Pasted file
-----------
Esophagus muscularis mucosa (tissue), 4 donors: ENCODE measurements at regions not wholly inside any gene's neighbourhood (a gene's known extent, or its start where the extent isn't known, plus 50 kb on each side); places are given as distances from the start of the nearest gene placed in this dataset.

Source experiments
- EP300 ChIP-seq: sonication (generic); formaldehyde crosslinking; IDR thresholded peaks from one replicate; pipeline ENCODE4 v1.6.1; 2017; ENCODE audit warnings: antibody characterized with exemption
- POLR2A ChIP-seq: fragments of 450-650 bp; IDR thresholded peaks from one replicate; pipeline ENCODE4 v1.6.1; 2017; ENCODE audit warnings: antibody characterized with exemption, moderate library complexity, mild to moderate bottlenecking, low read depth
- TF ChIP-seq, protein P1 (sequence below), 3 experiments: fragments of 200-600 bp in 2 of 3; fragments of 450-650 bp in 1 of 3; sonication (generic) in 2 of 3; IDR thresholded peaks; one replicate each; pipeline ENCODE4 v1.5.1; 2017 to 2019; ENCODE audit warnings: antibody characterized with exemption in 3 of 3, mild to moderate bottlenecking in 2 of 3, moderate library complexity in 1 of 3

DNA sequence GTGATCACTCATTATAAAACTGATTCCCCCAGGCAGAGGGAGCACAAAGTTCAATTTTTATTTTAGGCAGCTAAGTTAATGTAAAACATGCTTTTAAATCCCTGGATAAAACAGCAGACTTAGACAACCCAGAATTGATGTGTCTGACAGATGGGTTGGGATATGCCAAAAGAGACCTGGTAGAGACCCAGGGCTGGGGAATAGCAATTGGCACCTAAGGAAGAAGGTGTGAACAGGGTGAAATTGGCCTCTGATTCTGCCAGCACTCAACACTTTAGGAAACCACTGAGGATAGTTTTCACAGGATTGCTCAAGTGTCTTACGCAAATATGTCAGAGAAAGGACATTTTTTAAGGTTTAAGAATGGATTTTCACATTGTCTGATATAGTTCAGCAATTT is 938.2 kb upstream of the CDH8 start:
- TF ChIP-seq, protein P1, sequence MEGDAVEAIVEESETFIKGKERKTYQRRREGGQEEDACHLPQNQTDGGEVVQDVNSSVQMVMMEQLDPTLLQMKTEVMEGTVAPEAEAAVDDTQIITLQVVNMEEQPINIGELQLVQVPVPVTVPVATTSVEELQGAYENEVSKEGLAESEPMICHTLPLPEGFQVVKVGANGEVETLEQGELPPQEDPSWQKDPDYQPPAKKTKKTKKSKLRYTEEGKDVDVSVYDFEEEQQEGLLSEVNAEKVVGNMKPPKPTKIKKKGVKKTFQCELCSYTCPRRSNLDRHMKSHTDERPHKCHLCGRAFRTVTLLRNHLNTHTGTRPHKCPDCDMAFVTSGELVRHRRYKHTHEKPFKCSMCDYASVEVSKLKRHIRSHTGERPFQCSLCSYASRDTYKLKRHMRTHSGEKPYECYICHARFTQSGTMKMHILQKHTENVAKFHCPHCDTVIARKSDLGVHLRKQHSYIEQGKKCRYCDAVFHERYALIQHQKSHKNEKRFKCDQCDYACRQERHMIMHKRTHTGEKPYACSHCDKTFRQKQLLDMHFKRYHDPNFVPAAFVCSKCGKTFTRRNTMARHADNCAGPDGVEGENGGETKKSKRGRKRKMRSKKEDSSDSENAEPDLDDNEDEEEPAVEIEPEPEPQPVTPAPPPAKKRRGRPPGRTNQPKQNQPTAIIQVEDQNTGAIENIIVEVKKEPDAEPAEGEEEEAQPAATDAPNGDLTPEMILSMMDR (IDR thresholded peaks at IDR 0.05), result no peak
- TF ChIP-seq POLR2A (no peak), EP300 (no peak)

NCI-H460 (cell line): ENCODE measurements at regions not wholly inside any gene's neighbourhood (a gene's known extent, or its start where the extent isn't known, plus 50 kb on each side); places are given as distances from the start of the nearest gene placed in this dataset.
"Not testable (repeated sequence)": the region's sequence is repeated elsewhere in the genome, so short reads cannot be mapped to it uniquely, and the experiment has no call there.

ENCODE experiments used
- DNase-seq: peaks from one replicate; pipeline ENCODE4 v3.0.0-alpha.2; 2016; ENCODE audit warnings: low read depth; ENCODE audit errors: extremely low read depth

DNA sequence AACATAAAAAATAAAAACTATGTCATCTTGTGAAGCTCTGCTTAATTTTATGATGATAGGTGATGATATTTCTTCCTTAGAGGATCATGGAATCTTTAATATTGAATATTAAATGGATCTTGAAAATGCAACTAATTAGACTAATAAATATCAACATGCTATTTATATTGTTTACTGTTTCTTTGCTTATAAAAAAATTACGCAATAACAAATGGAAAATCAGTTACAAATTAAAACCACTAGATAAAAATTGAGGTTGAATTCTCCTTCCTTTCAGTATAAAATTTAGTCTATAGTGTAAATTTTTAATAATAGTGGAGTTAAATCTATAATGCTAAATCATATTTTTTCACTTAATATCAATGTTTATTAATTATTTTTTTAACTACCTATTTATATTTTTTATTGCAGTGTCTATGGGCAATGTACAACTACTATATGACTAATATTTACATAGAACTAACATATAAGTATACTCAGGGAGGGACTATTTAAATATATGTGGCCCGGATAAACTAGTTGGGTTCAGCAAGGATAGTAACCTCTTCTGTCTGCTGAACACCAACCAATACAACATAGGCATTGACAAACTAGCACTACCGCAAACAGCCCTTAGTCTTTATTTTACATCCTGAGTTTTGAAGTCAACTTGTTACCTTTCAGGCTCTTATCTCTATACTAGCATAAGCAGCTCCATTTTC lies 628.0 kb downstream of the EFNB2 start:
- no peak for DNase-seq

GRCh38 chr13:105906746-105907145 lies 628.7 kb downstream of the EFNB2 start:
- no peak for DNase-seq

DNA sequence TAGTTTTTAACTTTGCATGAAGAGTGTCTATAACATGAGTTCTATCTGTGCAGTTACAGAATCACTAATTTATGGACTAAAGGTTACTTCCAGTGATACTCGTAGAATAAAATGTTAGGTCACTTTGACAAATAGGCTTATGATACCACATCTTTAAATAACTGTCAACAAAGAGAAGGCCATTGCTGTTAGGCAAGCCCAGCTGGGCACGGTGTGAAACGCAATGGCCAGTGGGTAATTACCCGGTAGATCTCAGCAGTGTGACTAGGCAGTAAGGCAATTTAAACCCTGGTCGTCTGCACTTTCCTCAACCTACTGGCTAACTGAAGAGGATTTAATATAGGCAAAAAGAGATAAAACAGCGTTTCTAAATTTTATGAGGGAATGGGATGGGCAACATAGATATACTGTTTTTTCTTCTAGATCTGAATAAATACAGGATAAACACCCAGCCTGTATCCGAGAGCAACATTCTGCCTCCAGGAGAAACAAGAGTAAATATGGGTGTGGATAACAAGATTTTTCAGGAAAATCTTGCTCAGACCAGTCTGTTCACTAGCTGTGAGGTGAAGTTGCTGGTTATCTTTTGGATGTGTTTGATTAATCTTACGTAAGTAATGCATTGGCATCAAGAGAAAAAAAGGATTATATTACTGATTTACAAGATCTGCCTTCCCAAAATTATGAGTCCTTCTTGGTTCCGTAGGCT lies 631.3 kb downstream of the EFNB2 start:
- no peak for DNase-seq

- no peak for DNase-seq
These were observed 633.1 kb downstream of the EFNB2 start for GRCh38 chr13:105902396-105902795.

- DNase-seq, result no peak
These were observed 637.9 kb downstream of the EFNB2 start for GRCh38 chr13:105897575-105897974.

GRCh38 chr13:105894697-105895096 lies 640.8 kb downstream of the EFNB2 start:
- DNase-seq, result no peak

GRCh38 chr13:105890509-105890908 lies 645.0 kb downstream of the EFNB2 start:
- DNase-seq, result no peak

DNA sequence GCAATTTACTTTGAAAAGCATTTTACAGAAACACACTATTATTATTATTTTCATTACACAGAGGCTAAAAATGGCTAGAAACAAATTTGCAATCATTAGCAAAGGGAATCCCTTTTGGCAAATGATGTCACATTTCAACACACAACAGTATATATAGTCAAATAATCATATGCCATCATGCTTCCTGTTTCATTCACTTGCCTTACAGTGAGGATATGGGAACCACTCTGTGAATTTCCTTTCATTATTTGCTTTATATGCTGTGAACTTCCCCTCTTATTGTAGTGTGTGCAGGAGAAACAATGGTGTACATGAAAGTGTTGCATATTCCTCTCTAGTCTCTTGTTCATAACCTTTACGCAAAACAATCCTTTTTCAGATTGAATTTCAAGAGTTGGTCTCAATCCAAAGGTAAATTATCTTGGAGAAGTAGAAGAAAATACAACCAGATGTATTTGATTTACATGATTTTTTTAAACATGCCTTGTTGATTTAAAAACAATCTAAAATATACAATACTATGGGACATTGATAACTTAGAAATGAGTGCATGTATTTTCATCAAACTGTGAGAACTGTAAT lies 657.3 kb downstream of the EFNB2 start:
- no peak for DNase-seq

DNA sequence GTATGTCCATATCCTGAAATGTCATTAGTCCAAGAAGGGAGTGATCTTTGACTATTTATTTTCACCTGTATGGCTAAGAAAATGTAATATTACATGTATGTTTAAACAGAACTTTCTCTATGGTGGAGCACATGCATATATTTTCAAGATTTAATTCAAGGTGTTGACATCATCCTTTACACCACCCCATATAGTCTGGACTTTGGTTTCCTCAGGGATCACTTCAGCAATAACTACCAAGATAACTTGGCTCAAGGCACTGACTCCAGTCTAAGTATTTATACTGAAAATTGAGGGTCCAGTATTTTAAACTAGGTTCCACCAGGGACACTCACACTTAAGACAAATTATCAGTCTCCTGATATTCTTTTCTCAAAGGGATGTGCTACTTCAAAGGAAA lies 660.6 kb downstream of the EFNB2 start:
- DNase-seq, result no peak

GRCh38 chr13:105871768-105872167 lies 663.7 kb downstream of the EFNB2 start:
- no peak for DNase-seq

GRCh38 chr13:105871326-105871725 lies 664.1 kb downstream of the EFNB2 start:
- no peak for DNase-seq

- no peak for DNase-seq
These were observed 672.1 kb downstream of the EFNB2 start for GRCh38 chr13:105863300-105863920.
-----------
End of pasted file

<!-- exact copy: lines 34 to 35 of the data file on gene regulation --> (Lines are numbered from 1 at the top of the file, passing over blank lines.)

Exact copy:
- no peak for DNase-seq

- no peak for DNase-seq